“The Family” was a doomsday sect in Australia, formed in the mid-1960s, which taught a mixture of Christianity and Hinduism, proclaiming its leader, Anne Hamilton-Byrne, as the Messiah, or the female reincarnation of Jesus. There have been and there continue to be many delusional leaders of religious groups who believe that they are either superhuman, reincarnations, or prophets coming to save people. Aside from the adults who blindly followed Hamilton-Byrne in “the Family,” her group consisted of small children, “adopted” and raised by her as their leader and mother.
Anne Hamilton-Byrne adopted 28 children, 14 of whom believed that she was their birth mother. She loved the idea of children but not raising or educating them. They were taught that there would be a World War III, a nuclear war, and that the apocalypse would come, so their task would be to start all over again, refresh the spirit, and spread the belief that their “mother” was, in fact, Jesus reincarnate. The children lived isolated from the rest of world, in a property near Melbourne, by Lake Eildon.
Anne was born as Evelyn Edwards, in 1921. She didn’t know her father and her mother, who spent most of her life in a psychiatric hospital, was diagnosed with paranoid schizophrenia. While in her mid-30s, the future sect leader discovered yoga. She already had one marriage behind her, a husband whom she lost in a fatal traffic accident, and a miscarriage. She was also a soprano singer and played the harp, but was searching for a greater meaning in her life. She became a yoga teacher at the perfect time—in the early 1960s when Spiritualism spread throughout academic and intellectual social circles. Feminism, too, was fast becoming very popular.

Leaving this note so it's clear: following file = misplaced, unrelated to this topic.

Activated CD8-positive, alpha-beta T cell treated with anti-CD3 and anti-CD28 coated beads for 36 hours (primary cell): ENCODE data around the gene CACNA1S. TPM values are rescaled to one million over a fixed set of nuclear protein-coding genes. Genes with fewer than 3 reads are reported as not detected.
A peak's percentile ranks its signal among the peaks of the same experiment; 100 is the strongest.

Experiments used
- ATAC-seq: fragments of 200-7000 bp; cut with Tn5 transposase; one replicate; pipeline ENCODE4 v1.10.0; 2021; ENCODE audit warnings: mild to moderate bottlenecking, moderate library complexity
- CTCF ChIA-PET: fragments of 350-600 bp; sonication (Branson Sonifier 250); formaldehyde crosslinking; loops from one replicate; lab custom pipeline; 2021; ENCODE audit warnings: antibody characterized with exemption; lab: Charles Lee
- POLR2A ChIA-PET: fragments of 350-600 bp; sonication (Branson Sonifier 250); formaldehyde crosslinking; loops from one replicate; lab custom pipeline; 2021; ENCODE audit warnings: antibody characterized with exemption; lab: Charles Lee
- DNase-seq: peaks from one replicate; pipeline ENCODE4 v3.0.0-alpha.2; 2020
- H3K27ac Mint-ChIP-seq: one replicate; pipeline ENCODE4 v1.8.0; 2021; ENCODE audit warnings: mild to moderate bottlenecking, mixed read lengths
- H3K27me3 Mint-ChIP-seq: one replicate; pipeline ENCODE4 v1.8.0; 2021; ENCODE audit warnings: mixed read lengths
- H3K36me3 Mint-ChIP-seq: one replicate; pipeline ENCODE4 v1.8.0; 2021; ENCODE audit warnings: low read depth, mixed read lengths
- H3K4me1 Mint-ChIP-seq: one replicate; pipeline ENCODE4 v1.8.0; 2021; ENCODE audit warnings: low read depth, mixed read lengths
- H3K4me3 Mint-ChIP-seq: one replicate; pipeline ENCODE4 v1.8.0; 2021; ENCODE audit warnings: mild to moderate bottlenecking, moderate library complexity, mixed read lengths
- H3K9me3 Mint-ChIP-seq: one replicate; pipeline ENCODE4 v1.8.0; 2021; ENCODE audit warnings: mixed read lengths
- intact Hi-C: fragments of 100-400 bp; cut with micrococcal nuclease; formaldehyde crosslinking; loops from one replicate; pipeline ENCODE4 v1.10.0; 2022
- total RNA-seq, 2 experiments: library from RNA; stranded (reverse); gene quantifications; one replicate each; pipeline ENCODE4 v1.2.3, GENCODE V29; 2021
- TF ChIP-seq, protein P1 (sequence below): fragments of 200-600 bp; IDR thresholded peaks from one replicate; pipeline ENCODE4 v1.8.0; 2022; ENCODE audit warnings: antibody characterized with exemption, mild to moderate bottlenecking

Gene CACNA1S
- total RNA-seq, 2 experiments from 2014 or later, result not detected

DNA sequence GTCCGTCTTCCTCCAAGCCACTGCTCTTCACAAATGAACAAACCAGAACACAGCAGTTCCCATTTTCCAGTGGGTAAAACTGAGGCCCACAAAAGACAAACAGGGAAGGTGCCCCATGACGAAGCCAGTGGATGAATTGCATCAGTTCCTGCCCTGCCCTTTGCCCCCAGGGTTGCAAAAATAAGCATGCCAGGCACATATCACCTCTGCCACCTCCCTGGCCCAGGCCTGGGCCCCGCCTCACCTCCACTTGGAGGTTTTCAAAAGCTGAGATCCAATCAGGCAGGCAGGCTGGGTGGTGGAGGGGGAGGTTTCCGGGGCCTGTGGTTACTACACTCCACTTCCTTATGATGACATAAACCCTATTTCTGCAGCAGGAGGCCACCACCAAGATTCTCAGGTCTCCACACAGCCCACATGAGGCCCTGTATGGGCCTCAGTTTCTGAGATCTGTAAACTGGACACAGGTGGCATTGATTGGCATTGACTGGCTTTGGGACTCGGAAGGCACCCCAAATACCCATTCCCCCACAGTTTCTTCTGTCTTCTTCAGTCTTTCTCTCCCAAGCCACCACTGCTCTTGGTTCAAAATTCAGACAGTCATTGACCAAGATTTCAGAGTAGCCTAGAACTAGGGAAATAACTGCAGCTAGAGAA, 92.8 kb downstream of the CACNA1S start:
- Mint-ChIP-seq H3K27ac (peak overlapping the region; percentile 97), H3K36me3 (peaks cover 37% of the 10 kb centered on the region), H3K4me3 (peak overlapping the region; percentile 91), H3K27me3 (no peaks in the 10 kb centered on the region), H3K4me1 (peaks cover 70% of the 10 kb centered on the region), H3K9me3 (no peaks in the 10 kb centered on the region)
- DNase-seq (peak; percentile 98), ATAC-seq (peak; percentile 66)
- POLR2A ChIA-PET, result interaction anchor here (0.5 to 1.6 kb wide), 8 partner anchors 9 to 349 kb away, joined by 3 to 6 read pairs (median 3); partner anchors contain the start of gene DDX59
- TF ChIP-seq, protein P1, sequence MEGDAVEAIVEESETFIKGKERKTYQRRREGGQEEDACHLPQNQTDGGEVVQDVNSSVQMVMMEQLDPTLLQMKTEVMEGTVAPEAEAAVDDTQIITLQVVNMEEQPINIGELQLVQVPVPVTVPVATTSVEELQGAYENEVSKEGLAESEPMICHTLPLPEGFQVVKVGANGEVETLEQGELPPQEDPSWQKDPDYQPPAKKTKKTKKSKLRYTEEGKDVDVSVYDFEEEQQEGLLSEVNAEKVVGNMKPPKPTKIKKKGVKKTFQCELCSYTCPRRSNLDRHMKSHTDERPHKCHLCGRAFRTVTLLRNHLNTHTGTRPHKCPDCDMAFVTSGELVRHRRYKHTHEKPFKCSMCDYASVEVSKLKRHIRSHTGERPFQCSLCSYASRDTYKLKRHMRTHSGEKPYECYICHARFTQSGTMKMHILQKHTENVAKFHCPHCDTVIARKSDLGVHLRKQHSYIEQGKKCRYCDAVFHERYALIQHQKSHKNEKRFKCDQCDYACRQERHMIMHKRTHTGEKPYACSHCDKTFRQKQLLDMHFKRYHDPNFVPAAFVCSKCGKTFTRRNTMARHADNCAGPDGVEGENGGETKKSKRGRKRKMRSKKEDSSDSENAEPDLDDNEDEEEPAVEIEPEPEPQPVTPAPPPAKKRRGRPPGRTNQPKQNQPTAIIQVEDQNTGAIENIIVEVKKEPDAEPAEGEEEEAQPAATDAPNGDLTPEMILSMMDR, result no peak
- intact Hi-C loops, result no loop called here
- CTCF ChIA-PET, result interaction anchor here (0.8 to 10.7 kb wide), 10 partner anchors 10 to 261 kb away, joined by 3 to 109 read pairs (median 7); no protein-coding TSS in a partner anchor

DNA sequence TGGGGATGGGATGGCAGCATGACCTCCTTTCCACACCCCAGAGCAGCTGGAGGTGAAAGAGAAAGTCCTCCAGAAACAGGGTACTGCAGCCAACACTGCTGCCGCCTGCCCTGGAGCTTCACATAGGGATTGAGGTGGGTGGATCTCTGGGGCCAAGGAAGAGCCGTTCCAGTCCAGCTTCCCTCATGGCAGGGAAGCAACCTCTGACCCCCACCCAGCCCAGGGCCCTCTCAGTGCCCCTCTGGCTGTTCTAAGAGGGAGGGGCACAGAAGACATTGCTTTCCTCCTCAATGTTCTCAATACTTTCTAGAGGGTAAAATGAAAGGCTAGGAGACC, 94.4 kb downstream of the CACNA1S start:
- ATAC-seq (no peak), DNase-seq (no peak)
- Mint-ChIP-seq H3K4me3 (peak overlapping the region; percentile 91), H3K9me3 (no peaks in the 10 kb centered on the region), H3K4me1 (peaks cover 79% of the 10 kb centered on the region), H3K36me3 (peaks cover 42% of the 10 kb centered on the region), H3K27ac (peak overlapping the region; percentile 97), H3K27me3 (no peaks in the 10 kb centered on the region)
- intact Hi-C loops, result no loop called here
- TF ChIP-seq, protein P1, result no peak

As a yoga teacher, Edwards tactically established her studio in the rich corners of Melbourne, working exclusively with middle-aged women, most of them unhappy in their marriages, with grown-up children, looking for their daily purpose. While divorce was still a taboo at the time, their yoga teacher encouraged these women to leave their unhappy lives and join her. She also recruited gay people who were at the time still legally and socially unaccepted. Edwards was seemingly offering love to anyone who needed it.
She was said to be irresistibly charming and charismatic, so it wasn’t hard for her to persuade people to join her. In 1961, she met Raynor Johnson, who, by then had been the Oxford physician and master of the Methodist Queen’s College at the University of Melbourne for 30 years. He was deeply interested in spiritualism and had even published books on the subject. He was about to retire and searching for something to dedicate his time to and took hatha yoga classes with Edwards. He started bringing her more and more people. Johnson even offered his property, “Santiniketan,” outside of Melbourne, for philosophical discussions between the group that he and his yoga teacher now called “the Family.”
Their profiles became known in the elite circles in Melbourne and soon many rich people joined the Family. Edwards was on LSD when she became convinced that she was the reincarnation of Jesus and she changed her name to Anne Hamilton-Byrne. At the Newhaven hospital in Melbourne, many of the doctors and the staff were members of the Family, so many of the patients were treated with LSD and later recruited as members of the sect.